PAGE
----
Do you trust your intuition or use logical decision making?

3 years ago 0 2 1291

When you make a decision, how confident are you that you make it logically? Most people will say that they make most of their decisions using logic, weighing up the facts and figures and coming up with a reasoned, logical outcome. However, in reality, our brain is designed to short-circuit logical decision making and make emotional, non-rational decisions. We often call this ‘intuition’ or instinct. These instinctive decisions are critical to survival when there is little time. However, the benefit gained through the speed of response is traded off for accuracy. An experiment in thinking: Try these two tasks: Task one: What comes next? Apple, Orange, Banana …… Task two: without calculator or paper and pencil, find 23 x 17. • Which task was easier? • Which task was faster? • Which task has a ‘known’ answer, and which one did you create? • Can you explain why you gave

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12 steps to tactful communication

3 years ago 0 4602

“What we have here is a failure to communicate” –Cool Hand Luke. (Paul Newman) How often is performance derailed by a failure to communicate? We lead and work through others, collaborate and seek to influence beliefs and behaviours. These all take quality communication to achieve. However, communication is perhaps the greatest single opportunity for increased efficiency and effectiveness in any business, organisation or system. It simply does not work well enough, often enough – because although we are taught to talk, we are rarely truly taught to communicate. Communication, at its heart, is about ‘transmitting’ a message of some kind to one or more recipients, in such a way that the message they understand is equivalent to the message that was transmitted. This transmission requires pre-processing by the communicator (translation) and post-processing by the receiver (reception and decoding). The transmission is conducted through a medium using known symbols (language, hand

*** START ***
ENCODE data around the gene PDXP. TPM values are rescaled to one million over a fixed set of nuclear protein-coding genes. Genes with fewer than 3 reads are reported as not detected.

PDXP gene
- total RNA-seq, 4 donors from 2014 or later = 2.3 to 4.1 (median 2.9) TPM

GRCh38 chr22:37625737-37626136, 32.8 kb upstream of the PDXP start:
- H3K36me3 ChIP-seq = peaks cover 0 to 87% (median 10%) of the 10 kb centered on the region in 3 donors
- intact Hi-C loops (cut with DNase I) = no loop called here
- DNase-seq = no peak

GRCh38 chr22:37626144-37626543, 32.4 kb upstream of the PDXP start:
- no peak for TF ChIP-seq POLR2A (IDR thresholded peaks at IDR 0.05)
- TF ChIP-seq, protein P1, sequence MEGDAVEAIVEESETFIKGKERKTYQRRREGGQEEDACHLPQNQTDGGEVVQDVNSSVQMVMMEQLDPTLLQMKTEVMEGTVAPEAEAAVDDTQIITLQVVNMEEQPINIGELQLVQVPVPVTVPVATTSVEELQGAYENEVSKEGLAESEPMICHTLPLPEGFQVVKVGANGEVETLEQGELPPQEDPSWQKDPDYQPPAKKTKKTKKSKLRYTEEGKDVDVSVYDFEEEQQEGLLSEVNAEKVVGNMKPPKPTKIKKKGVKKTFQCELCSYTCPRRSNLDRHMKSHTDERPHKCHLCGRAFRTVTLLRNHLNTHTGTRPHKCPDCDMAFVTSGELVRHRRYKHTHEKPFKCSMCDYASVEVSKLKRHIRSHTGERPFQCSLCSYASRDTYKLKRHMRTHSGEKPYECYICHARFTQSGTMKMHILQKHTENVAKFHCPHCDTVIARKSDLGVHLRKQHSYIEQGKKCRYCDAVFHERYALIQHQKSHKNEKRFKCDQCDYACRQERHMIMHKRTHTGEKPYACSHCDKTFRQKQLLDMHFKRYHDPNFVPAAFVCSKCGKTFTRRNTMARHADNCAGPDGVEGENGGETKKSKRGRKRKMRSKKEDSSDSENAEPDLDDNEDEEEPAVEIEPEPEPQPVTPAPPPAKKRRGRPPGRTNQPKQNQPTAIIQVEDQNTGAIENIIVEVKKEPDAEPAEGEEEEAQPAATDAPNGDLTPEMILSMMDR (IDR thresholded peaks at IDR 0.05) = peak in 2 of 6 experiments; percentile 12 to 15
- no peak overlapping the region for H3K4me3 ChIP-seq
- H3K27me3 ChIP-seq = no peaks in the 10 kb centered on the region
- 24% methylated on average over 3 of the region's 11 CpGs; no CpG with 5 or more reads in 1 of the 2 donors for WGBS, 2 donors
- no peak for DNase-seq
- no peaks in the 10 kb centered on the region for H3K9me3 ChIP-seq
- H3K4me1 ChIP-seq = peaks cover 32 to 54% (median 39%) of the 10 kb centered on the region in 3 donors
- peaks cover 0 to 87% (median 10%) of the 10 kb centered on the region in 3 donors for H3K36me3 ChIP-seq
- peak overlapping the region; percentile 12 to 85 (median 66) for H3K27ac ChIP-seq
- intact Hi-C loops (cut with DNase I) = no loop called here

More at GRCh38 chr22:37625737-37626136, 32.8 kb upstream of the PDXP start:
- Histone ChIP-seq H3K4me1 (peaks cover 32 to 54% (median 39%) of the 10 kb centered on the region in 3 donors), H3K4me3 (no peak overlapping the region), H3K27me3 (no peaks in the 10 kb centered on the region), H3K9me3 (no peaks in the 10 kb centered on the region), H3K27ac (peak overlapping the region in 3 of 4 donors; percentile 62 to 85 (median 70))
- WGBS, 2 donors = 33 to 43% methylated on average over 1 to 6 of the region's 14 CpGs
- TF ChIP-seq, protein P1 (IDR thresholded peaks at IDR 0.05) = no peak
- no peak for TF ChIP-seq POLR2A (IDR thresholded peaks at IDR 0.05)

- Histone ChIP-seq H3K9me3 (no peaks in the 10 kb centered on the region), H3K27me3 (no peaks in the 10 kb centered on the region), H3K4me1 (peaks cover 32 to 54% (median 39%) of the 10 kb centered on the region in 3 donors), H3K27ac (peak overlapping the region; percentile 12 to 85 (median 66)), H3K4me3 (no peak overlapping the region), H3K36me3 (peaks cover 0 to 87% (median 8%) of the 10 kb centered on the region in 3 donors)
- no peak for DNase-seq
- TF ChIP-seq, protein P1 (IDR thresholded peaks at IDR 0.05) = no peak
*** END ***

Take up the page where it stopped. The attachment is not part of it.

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Transacting or creating real value as a sales and marketing strategy?

4 years ago 0 0 910

Recently, I have been bombarded with ‘push’ marketing emails from some people who have obviously attended a seminar on ‘building and converting lists’ as their main sales and marketing strategy.  They are not talking with me, they are simply shouting AT me.   It makes me wonder how little time have they really put in to deciding that I am the sort of personthat they can flog to me and charge me for. It reminds me that there is a transactional approach –  or a ‘bigger game’ approach – of dealing with your customers: 1. The transaction model. In this model, the organisation has something specific to sell.  They go out and find customers that may want to buy it.  They trade – or more precisely, they transact.  Only the act of exchange brings value to both parties and the customer only serves as a recipient of the good or service for the

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Is your ‘Little Black Duck’ getting you in trouble?

5 years ago 0 0 941

I recently ran a one-day workshop on negotiation.  This was an experienced group of sales managers, each with lots of experience in negotiating big deals, and all with previous negotiation experience.  Even the best of them was being sabotaged in their negotiations by their ‘little black duck‘. Whilst they could all describe the core skills and elements of negotiation (what a BATNA is, for example), within the first two exercises it was clear that it wasn’t only what they knew, but rather which ‘part of them’ was negotiating.  For many of them, their ‘little black duck’ was getting them into trouble. In one exercise, participants were giving away 30% of their value, turning the negotiation into a battle or even accepting things which were not in their interests – because they were allowing their self-concept (identity issues) and emotions to drive their behaviours, rather than their considered interests and the issues

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